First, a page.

Where "format" represents a series of characters.
'xx' Characters enclosed in single quotes are displayed as-is, and do not affect formatting.
Format specifiers may be written in upper case as well as in lower case letters--both produce the same result.
d Displays the day as a number without a leading zero (1-31).
dd Displays the day as a number with a leading zero (01-31).
ddd Displays the day as an abbreviation (Sun-Sat) using the strings given by the ShortDayNames system settings.
dddd Displays the day as a full name (Sunday-Saturday) using the strings given by the LongDayNames system settings.
ddddd Displays the date using the format given by the ShortDateFormat system settings.
dddddd Displays the date using the format given by the LongDateFormat system settings.
m Displays the month as a number without a leading zero (1-12). If the m specifier immediately follows an h or hh specifier, the minute rather than the month is displayed.
mm Displays the month as a number with a leading zero (01-12). If the mm specifier immediately follows an h or hh specifier, the minute rather than the month is displayed.
mmm Displays the month as an abbreviation (Jan-Dec) using the strings given by the ShortMonthNames system settings.
mmmm Displays the month as a full name (January-December) using the strings given by the LongMonthNames system settings.
yy Displays the year as a two-digit number (00-99).
yyyy Displays the year as a four-digit number (0000-9999).
/ Displays the date separator character given by the DateSeparator system settings.
Day and Month names (both short and long) will display in the language as per your computer settings.
If your system settings are set to English (American) then if today's date is 16th May, 2011 :
%date[dddd, dd mmmm yyyy] = Monday, 16 May 2011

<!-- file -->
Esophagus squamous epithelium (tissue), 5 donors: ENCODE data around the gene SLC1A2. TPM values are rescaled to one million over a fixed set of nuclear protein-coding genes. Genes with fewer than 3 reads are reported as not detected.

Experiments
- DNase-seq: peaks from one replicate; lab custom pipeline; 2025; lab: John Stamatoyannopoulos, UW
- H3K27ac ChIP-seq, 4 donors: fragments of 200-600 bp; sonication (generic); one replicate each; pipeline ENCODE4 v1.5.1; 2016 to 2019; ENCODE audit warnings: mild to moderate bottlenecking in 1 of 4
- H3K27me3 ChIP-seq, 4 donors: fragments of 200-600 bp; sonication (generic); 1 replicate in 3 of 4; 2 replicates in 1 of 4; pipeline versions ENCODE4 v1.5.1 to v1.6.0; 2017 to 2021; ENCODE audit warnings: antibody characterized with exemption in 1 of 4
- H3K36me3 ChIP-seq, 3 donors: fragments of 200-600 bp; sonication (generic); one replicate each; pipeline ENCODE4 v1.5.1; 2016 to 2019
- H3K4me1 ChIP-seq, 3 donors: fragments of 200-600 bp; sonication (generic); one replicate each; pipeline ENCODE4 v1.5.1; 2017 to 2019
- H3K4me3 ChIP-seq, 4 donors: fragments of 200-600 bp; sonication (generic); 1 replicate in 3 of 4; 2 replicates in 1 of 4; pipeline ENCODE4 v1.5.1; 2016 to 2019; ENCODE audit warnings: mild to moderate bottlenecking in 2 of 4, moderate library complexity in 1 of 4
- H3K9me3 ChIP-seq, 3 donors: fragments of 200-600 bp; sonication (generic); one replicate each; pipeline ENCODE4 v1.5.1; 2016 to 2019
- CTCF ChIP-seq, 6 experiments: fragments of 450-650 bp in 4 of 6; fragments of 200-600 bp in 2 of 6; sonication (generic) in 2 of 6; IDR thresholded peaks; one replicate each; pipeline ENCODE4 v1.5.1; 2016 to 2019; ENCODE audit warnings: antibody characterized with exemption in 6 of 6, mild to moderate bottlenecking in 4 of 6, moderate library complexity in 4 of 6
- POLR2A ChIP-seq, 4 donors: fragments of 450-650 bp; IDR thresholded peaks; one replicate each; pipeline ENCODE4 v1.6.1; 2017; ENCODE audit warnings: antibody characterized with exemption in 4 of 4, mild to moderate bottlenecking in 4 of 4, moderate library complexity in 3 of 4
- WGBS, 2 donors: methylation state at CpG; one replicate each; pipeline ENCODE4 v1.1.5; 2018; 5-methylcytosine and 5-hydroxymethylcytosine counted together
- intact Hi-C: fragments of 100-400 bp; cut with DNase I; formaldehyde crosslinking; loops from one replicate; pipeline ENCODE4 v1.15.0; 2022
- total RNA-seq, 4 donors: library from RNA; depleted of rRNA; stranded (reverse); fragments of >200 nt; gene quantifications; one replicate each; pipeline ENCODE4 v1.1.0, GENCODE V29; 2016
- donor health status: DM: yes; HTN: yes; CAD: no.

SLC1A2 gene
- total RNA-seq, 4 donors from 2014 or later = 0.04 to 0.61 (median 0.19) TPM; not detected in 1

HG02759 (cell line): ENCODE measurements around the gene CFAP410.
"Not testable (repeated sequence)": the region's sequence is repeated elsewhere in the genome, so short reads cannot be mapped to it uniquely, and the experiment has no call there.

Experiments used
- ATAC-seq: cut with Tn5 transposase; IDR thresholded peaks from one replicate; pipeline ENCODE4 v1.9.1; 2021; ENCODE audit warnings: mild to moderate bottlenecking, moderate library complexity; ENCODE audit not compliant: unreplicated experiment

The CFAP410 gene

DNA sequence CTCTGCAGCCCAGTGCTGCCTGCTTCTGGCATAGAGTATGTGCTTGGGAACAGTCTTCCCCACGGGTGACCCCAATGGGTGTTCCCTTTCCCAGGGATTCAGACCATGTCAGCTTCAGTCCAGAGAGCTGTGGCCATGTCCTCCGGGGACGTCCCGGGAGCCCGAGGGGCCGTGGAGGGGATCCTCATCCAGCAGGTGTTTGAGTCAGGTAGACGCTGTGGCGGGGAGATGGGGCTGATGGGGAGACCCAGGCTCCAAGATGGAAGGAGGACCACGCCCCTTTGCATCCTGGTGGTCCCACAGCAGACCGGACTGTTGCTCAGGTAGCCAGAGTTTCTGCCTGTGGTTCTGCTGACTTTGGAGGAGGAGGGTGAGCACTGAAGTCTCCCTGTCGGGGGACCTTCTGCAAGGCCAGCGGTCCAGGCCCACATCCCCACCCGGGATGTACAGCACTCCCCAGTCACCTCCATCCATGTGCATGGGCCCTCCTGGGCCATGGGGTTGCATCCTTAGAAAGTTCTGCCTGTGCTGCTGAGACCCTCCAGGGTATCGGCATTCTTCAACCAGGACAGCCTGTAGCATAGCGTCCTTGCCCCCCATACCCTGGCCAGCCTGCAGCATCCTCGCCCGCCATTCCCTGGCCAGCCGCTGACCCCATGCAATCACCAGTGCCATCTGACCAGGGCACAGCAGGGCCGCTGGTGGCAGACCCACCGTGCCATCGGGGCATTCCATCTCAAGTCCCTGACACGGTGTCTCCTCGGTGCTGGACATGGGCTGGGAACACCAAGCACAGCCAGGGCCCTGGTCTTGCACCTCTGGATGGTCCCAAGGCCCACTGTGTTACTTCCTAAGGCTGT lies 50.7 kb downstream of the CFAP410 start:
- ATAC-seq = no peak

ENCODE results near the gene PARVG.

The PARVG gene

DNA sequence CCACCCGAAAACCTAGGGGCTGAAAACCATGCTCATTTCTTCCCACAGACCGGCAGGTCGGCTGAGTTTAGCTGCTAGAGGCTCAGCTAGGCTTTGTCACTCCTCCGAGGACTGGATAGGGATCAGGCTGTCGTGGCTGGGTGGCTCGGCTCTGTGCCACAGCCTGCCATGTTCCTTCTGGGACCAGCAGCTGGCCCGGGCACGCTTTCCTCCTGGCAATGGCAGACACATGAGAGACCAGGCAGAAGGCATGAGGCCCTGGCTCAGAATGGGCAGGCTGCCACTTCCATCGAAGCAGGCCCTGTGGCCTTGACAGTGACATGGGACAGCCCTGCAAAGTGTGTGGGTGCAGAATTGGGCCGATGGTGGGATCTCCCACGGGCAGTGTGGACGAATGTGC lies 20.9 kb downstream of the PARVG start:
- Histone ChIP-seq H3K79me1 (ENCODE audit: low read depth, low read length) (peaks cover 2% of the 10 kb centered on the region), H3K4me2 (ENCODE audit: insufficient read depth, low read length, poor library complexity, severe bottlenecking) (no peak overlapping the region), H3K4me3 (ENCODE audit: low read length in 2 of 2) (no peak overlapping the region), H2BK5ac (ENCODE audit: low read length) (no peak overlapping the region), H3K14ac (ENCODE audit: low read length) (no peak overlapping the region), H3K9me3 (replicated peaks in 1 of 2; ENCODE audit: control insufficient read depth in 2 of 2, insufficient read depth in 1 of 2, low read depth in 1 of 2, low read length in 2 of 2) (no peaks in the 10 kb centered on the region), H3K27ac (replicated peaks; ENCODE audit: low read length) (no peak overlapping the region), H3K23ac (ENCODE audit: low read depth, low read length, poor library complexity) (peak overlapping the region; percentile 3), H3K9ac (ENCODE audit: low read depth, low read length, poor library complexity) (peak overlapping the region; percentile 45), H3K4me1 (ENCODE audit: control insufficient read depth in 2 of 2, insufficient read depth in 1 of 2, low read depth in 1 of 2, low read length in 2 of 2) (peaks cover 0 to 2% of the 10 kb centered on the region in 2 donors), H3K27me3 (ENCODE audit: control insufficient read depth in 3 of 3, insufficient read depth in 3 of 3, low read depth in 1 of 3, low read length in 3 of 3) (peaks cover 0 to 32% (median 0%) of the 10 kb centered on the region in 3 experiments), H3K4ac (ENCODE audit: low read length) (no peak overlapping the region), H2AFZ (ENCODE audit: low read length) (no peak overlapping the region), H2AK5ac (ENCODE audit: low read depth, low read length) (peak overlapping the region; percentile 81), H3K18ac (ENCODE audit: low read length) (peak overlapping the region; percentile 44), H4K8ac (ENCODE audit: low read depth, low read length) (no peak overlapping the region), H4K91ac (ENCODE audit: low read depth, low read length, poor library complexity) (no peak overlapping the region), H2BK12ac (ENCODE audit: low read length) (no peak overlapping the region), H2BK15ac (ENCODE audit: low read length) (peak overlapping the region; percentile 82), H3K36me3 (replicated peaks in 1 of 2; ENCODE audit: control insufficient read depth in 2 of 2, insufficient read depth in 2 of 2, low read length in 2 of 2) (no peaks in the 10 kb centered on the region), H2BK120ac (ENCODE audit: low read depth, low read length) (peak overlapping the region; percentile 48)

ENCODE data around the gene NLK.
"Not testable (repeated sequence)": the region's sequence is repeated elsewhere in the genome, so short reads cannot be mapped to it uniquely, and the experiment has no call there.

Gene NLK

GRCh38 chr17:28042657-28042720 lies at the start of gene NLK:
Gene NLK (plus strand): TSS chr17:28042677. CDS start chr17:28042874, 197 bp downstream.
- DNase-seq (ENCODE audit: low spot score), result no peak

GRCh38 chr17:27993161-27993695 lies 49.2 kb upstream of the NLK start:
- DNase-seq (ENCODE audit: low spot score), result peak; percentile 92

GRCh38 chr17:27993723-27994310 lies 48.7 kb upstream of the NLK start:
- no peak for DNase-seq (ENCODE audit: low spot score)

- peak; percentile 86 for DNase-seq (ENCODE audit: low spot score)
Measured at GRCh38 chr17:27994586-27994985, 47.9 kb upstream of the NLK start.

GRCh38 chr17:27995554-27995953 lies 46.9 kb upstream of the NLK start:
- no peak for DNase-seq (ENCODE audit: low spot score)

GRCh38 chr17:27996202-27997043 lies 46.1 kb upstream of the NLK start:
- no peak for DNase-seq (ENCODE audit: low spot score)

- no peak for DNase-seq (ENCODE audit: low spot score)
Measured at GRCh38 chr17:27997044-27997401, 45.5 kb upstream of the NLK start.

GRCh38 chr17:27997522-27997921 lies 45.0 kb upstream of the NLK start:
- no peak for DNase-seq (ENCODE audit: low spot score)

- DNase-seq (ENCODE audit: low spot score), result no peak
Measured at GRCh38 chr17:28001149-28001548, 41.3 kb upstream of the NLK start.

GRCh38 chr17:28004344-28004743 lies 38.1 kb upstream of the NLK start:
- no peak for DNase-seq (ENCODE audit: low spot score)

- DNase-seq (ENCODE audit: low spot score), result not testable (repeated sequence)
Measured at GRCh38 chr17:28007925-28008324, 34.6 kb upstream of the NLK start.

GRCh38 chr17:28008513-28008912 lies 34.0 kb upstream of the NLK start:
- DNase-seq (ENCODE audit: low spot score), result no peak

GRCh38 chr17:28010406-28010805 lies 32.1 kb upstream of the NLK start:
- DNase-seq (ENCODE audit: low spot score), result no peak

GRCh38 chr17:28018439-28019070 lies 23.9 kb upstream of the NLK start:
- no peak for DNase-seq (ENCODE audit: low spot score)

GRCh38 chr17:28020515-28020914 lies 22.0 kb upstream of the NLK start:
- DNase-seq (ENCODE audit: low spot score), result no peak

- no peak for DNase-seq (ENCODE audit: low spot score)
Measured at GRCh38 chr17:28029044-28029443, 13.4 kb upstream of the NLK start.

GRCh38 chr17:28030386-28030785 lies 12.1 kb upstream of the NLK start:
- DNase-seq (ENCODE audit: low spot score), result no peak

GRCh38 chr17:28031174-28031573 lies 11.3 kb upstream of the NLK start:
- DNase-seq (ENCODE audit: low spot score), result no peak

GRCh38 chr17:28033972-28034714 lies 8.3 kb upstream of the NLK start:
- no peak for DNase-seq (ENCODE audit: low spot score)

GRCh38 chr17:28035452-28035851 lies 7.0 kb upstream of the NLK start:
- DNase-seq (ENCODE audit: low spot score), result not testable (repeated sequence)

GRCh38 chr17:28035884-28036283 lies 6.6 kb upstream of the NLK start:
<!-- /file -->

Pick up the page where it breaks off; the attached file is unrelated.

If your system settings are set to German (Germany) then:
%date[dddd, dd mmmm yyyy] = Montag, 16 Mai 2011
h Displays the hour without a leading zero (0-23).
hh Displays the hour with a leading zero (00-23).
n Displays the minute without a leading zero (0-59).
nn Displays the minute with a leading zero (00-59).
s Displays the second without a leading zero (0-59).
ss Displays the second with a leading zero (00-59).
t Displays the time using the format given by the ShortTimeFormat system settings.
tt Displays the time using the format given by the LongTimeFormat system settings.
am/pm Uses the 12-hour clock for the preceding h or hh specifier, and displays 'am' for any hour before noon, and 'pm' for any hour after noon. The am/pm specifier can use lower, upper, or mixed case, and the result is displayed accordingly.
a/p Uses the 12-hour clock for the preceding h or hh specifier, and displays 'a' for any hour before noon, and 'p' for any hour after noon. The a/p specifier can use lower, upper, or mixed case, and the result is displayed accordingly.
ampm Uses the 12-hour clock for the preceding h or hh specifier, and displays the contents of the TimeAMString global variable for any hour before noon, and the contents of the TimePMString global variable for any hour after noon.
: Displays the time separator character given by the TimeSeparator system settings.